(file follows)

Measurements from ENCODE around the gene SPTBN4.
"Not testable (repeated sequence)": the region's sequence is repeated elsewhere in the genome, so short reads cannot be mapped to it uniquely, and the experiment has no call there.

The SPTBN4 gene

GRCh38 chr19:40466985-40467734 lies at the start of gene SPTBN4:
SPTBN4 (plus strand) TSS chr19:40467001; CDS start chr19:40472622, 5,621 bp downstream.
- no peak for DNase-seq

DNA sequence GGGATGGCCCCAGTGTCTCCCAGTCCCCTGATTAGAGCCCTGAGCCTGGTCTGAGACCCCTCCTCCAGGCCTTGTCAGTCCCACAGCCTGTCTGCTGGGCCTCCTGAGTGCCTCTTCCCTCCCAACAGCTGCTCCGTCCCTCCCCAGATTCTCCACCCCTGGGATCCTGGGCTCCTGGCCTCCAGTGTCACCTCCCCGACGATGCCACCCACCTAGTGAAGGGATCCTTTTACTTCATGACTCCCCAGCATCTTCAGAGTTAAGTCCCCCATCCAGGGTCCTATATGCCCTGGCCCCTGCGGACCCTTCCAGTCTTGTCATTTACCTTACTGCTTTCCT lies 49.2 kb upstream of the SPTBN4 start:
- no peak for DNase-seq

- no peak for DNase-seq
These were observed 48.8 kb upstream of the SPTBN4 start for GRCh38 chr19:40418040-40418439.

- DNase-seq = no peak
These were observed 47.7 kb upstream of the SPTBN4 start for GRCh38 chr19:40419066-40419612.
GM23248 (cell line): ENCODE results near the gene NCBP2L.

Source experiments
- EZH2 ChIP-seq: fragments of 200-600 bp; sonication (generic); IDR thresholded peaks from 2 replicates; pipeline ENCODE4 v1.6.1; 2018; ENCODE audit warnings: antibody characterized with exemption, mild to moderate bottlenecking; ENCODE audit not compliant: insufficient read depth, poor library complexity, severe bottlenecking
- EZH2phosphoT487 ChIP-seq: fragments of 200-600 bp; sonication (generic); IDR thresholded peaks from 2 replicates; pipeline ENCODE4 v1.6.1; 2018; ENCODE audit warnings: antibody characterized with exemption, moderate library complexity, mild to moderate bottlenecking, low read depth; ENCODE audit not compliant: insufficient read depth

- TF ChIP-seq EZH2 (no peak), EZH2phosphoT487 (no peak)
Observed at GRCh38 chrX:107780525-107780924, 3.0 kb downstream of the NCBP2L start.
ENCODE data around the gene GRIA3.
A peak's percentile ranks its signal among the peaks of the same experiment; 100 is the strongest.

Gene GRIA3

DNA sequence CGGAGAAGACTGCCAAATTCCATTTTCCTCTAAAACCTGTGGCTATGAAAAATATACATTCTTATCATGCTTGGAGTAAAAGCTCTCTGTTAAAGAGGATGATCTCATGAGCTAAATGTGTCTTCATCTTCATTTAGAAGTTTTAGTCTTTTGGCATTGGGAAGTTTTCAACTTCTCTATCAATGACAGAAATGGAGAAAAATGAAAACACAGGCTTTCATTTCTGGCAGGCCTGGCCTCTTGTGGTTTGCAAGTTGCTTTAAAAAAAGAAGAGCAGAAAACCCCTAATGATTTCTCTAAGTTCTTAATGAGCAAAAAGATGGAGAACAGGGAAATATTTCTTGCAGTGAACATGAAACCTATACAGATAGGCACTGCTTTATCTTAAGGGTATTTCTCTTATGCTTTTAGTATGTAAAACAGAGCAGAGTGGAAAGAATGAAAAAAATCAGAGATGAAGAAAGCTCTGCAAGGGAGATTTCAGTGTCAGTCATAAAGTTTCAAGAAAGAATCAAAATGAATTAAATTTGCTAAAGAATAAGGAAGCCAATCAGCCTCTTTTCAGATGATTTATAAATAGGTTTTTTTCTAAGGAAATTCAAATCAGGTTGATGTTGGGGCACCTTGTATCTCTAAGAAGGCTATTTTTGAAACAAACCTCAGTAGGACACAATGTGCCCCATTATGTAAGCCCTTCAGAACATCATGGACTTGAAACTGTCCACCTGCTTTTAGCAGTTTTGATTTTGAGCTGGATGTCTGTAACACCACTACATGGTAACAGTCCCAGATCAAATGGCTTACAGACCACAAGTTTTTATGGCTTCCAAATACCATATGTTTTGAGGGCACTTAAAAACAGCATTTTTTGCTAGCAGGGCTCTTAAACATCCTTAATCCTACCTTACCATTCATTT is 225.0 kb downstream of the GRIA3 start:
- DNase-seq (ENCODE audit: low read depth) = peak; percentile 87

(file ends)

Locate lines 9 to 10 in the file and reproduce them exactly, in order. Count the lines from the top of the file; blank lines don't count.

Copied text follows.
- no peak for DNase-seq
These were observed 48.8 kb upstream of the SPTBN4 start for GRCh38 chr19:40418040-40418439.